Importance of Preventing NTP Time Server Abuse

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NTP time server (Network Time Protocol) abuse is quite often unintentional and fortunately thanks to the NTP pool is less frequent than it was although incidents still happen.

NTP server abuse is any act that violates the access rules of a NTP time server or an act that damages it in any way. Public NTP servers are those servers that can be accessed from across the Internet by devices and routers to use as a timing source to synchronise a network to. Most public NTP time servers are non-profit and set up as acts of generosity, mostly by University’s or other technical centres.

For this reason access rules have to be set up as huge amounts of traffic can generate giant bandwidth bills and can lead to the NTP time server being turned off permanently. Access rules are used to prevent too much traffic from accessing stratum 1 servers, by convention stratum 1 servers should only be accessed by stratum 2 servers which in turn can pass the timing information on down the line.

However, the worst cases of NTP server abuse have been where thousands of devices have sent requests for time, where in the hierarchical nature of NTP only one is needed.

Whilst most acts of NTP abuse are intentional some of the worst abuses of NTP time servers have been committed (albeit unintentionally) by large companies. The first large firm discovered to have been guilty of NTP abuse was Netgear, who, in 2003 released four routers that were all hard coded to use the University of Wisconsin’s NTP server, the resulting DDS (Distributed Denial of Service) reached nearly 150 megabits a second.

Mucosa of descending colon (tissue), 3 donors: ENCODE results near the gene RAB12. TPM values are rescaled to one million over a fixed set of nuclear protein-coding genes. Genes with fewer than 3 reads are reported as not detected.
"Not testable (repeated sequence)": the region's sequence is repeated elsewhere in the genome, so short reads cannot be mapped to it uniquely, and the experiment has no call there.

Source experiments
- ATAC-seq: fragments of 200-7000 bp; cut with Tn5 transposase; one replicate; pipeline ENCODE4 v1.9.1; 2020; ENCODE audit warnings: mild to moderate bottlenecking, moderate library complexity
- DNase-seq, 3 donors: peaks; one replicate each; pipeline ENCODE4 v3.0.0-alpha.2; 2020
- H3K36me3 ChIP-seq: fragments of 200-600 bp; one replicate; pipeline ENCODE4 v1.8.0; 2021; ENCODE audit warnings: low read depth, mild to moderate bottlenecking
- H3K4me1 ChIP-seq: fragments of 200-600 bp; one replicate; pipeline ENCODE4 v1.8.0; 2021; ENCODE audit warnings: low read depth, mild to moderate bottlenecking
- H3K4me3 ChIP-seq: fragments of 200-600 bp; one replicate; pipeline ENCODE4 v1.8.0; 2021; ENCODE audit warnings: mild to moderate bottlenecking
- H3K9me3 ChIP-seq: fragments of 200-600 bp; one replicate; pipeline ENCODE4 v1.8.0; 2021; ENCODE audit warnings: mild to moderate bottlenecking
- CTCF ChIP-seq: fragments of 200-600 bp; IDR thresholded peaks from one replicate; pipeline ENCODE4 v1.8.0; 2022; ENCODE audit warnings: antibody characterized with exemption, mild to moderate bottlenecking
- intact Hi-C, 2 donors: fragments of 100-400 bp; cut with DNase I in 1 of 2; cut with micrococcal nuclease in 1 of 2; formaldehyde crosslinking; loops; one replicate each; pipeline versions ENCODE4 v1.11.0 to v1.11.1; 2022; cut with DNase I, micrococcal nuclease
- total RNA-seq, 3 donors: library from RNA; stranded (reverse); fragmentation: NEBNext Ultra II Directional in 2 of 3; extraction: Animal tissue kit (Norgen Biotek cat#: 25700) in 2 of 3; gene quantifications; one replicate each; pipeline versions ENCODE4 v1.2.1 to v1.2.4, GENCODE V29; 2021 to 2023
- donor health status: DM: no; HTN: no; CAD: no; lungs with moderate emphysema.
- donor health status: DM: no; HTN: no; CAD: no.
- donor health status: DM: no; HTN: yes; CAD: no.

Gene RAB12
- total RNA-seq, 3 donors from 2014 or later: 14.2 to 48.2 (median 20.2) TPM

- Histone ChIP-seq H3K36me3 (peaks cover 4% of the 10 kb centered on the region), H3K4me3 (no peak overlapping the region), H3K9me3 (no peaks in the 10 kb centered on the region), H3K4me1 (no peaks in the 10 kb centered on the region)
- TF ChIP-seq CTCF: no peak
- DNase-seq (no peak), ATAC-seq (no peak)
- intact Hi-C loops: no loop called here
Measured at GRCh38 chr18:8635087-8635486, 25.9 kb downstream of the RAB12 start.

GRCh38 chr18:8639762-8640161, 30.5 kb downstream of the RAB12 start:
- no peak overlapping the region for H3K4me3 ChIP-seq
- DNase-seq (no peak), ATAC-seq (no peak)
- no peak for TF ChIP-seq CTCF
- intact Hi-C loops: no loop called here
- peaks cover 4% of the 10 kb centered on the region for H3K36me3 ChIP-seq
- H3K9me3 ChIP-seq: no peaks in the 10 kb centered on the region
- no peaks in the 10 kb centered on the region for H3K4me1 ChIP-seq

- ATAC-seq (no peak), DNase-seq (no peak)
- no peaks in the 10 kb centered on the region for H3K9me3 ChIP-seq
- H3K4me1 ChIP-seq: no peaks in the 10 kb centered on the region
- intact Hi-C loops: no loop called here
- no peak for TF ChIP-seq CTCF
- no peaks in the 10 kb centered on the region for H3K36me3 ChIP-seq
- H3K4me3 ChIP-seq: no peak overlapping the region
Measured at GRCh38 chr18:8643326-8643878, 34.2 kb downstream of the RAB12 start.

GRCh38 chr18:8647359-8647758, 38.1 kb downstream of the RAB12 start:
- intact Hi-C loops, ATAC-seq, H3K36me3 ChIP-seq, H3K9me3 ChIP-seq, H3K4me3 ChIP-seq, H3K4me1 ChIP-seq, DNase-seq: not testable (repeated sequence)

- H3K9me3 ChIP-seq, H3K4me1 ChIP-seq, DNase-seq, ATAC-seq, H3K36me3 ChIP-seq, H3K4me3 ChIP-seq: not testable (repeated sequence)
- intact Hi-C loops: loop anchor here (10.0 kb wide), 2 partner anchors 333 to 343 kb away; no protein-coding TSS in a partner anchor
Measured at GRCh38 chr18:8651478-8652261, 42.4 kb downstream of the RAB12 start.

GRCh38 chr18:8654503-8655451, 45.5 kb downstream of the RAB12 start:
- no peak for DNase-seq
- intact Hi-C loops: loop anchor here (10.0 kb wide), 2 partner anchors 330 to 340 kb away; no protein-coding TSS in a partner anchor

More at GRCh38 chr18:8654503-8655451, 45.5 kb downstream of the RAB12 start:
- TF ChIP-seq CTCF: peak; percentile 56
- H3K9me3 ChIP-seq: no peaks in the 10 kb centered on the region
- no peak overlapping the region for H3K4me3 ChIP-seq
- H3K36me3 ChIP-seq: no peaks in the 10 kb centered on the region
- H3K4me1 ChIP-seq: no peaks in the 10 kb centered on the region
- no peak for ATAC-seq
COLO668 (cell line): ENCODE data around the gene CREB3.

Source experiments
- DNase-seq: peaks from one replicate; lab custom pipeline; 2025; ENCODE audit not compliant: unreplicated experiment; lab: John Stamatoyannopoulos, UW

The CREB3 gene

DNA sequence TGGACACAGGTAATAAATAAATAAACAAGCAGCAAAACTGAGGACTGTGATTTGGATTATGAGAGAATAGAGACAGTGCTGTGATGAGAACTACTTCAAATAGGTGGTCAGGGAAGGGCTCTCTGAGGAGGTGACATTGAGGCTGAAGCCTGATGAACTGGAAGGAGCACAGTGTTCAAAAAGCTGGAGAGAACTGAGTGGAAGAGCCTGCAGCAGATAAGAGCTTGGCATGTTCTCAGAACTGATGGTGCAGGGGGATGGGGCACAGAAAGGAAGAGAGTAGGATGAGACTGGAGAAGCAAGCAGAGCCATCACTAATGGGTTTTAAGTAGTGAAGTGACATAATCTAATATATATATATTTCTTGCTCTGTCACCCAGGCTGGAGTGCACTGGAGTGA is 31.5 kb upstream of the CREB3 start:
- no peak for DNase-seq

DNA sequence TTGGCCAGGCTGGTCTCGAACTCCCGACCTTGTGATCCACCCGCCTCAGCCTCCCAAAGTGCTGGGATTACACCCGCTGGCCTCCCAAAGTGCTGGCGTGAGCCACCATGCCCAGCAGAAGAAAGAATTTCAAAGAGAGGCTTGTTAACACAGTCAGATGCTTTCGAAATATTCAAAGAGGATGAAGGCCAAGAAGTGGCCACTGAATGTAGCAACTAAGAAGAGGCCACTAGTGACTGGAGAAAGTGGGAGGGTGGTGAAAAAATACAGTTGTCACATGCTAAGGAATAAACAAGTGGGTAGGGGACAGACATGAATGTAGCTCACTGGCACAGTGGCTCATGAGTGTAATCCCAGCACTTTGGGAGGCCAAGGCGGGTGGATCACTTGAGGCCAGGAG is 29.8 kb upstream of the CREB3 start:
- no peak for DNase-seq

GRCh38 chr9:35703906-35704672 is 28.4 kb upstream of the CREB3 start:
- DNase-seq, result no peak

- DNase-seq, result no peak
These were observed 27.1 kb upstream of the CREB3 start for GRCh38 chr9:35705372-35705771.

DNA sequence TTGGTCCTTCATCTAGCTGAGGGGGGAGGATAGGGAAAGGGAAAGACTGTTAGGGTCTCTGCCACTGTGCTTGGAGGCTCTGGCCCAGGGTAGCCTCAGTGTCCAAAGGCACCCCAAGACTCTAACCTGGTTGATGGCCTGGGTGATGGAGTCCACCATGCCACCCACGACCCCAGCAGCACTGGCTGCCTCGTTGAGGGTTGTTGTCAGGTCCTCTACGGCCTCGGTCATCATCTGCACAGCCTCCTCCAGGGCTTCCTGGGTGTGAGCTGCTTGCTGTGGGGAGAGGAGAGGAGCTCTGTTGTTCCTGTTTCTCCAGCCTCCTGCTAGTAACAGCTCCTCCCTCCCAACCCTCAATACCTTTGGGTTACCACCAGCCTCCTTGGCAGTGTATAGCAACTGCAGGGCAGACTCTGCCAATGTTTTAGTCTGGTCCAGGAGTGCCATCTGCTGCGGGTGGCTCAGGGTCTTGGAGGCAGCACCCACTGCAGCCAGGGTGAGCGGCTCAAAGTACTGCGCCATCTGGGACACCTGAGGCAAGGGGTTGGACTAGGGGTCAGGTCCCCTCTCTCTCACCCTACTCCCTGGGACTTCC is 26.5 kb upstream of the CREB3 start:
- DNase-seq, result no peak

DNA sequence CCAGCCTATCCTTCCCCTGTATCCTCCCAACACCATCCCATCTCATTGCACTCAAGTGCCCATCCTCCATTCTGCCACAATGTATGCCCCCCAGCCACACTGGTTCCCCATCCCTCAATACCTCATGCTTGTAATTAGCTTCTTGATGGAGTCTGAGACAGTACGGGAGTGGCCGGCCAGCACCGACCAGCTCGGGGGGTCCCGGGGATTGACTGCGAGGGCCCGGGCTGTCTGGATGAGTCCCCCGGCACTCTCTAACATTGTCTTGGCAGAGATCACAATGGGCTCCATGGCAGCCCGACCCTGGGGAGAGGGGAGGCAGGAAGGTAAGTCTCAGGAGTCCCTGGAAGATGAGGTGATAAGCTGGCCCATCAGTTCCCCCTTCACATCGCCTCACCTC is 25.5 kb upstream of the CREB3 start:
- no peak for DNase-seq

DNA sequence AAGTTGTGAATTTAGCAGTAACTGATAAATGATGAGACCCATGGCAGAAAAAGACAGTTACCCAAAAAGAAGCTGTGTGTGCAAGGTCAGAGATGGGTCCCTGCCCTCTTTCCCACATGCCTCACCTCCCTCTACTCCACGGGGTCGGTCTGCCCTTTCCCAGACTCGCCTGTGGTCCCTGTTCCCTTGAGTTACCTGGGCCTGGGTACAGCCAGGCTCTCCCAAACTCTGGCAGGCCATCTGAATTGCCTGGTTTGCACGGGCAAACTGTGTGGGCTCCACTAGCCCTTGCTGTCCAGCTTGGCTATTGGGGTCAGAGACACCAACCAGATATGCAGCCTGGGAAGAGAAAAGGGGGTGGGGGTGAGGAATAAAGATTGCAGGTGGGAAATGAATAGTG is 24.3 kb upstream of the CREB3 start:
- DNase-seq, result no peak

Even now, five years on and despite the release of several patches to fix the problem and the University being compensated by Netgear the problem still continues as some people have never patched their routers.

Similar incidents have been committed by SMC and D-Link. D-Link in particular caused controversy as when the matter was drawn to their attention they decided to bring the lawyers in. Only after it was discovered that they violated nearly 50 NTP servers did they attempt resolve the problem (and only after scathing press coverage did they relent).

The easiest way to avoid such problems is to use a dedicated external stratum 1 time server. These devices are relatively inexpensive, simple to install and far more accurate and secure than online NTP servers. These devices receive the time from atomic clocks either from the GPS network (Global Positioning System) .


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Richard N Williams is a technical author and a specialist in the NTP Server and Time Synchronisation industry. Richard N Williams on Google+